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Nokia’s Business Strategy in India
January 8, 2010
Case Study Abstract
The focus of this case study is the business strategy adopted by Nokia in the Indian Mobile devices market. This case study summarizes Nokia’s business strategies in India. Nokia has proven itself as one of the most recognized brands in India in the past decade or so. This case also discusses in brief some of the marketing strategies of Nokia in India and examines how the Nokia brand has emerged.
This case study covers the following issues:
- Assess Nokia’s globalization strategies
- Examine and analyze the entry and expansion strategies of Nokia in India
- Analyze Nokia’s efforts to localize its practices in India market.
Nokia – Company Overview
Nokia Corporation (Nokia) is a global manufacturer of mobile devices headquartered in Espoo, Finland. Nokia operates through four business groups: Mobile Phones, Multimedia, Enterprise Solutions and Networks. In Q3 2007, Nokia sold over 111.7 million units worldwide, marking a 26 per cent, year-on-year growth. Nokia India had revenues of more than $3.5 billion in 2006…
Case Study Contents
- Nokia – Company Overview
- Company History
- Nokia Timeline
- Nokia in India
- Locations and Subsidiaries
- Mobile Devices Industry in India – Business Description
- Distribution challenges – Getting to the Rural Market
- Understanding the versatile Indian market
- Nokia – Branding Strategy
- SRK in Nokia ad campaign
- Nokia India Recognitions and Awards
- Related Reading
- View sample pages of this case study
Case Study Keywords: Nokia in India, Mobile devices industry, Handsets, Cellular phones, Expansion and Entry Strategy, Business Strategy Case Study.
Additional Reading: Articles on Nokia
- Nokia to exit expensive Germany, move production to low cost countries
- Nokia’s Acquisition Strategy and Restructuring
- Nokia and its Growth Strategy in China
- Sony Ericsson Mobile Music Strategy not working
- Nokia India – Tapping the Rural Market
- Nokia’s Strategy in the Emerging Markets
- Nokia – A struggling market leader
Essence of Nokia India’s business strategy according to Nokia India’s Managing Director, Mr D Shivakumar (As quoted in “Nokia’s biz strategy to increase India market share” in 2009)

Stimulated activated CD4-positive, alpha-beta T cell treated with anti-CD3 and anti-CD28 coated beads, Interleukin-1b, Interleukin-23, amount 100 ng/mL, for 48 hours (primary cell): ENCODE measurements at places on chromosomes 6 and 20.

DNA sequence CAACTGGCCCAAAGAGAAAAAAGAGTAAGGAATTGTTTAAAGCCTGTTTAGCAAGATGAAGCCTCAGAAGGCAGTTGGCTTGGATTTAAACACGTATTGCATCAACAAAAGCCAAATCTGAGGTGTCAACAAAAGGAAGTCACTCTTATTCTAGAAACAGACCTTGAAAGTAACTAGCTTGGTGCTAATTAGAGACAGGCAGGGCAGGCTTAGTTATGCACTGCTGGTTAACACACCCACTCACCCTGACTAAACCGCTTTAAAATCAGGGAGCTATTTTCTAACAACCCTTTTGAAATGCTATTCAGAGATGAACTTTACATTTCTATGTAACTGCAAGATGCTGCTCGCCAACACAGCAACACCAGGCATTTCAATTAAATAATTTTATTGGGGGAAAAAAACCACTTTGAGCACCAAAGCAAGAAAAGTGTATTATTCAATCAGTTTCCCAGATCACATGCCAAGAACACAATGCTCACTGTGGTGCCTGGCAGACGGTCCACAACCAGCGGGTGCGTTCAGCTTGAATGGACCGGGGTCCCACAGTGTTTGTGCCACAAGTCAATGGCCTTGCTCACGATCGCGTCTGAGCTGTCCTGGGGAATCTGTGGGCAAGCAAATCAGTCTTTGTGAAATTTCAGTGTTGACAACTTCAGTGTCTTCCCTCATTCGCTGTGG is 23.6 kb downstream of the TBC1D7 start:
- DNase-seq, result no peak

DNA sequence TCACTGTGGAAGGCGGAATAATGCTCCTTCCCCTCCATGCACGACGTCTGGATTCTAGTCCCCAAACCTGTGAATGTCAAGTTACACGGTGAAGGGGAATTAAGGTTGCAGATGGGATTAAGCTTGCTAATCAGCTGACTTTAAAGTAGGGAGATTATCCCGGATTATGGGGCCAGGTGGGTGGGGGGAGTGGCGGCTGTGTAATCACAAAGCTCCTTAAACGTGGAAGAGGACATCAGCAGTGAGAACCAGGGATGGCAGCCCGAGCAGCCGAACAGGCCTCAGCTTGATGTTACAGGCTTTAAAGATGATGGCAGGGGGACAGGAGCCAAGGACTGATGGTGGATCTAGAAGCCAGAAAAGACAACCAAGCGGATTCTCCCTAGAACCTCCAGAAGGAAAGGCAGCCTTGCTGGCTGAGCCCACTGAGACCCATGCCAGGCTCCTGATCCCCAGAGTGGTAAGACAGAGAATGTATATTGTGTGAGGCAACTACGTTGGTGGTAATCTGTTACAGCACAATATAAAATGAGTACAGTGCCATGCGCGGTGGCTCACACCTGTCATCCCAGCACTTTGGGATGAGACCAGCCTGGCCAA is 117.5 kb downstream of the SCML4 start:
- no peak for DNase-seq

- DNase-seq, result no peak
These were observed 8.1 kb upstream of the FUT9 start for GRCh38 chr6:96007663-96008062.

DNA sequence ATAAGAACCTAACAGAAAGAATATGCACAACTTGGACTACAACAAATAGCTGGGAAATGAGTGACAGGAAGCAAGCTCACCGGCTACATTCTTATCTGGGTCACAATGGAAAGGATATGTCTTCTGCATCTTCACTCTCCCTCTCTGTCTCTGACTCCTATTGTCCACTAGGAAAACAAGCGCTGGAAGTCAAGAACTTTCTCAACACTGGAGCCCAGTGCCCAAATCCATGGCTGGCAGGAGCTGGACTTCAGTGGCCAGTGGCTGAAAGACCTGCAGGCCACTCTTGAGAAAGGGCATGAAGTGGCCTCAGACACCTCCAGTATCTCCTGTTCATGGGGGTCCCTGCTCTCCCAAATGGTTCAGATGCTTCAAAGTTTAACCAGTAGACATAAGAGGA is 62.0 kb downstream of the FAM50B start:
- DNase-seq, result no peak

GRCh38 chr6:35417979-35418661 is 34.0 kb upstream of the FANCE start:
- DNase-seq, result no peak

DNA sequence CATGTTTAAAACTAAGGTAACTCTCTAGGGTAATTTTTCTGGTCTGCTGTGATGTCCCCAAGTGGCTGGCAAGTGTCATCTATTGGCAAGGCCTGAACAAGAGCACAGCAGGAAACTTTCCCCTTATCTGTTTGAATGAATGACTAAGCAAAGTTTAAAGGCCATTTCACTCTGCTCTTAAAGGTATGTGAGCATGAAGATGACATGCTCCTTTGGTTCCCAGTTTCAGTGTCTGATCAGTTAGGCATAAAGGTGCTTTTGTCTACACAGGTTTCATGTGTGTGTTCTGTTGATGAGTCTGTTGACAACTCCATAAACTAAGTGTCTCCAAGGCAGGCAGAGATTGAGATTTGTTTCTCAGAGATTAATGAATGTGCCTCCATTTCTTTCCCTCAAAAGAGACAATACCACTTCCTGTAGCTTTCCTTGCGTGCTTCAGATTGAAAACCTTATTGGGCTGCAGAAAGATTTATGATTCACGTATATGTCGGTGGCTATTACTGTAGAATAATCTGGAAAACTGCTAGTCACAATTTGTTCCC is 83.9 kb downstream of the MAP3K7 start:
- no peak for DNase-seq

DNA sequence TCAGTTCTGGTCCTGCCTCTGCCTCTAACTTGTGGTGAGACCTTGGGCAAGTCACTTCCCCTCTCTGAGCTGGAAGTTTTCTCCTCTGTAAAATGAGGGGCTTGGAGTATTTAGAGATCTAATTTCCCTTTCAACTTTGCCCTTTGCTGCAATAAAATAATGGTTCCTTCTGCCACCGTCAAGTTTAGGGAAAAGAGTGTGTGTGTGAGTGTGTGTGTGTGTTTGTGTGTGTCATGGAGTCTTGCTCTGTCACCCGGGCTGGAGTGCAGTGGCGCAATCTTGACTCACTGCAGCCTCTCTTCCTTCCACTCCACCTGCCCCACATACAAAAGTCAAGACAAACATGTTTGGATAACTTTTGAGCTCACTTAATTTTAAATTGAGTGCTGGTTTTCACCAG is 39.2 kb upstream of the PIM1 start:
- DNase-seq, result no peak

- Do not underestimate competition
- Do not rest on laurels
- Be modest, flexible and open to change
Nokia and the Indian Market
- Nokia’s Entry in India : Nokia entered India in 1995.
- Third Largest Telecommunication Market : India ranks third globally after China and U.S. in terms of the largest telecommunication market.
- 500 million mobile subscribers in India : The Indian market is adding about 10 million users a month. Nokia sees the Indian market as a growth opportunity particularly in the country’s rural areas. Rural penetration in India is still very low at 13%. By 2010, Nokia estimates that there will be around 500 million mobile phone users in India as compared to 427 million. According to Standard Chartered Bank’s annual forecast, India will have signed up its 500 millionth mobile subscriber sometime in December 2009 or January 2010. So, it took India 12 years (from 1997 when the mobile revolution began) to grow from zero to 500 million subscribers. However, analysts estimate it will take only five years to add the next 500 million.
- Nokia’s market share in India : Nokia has more than half the share of India’s mobile handset market. In 2009, an IDC report indicated that there were about 28 new handset vendors in India. Nokia led with a 54.1% market share in the fragmented Indian market, while the new vendors accounted for 17.5%. Samsung and LG followed with markets shares of 7.7 percent and 5.4 percent respectively.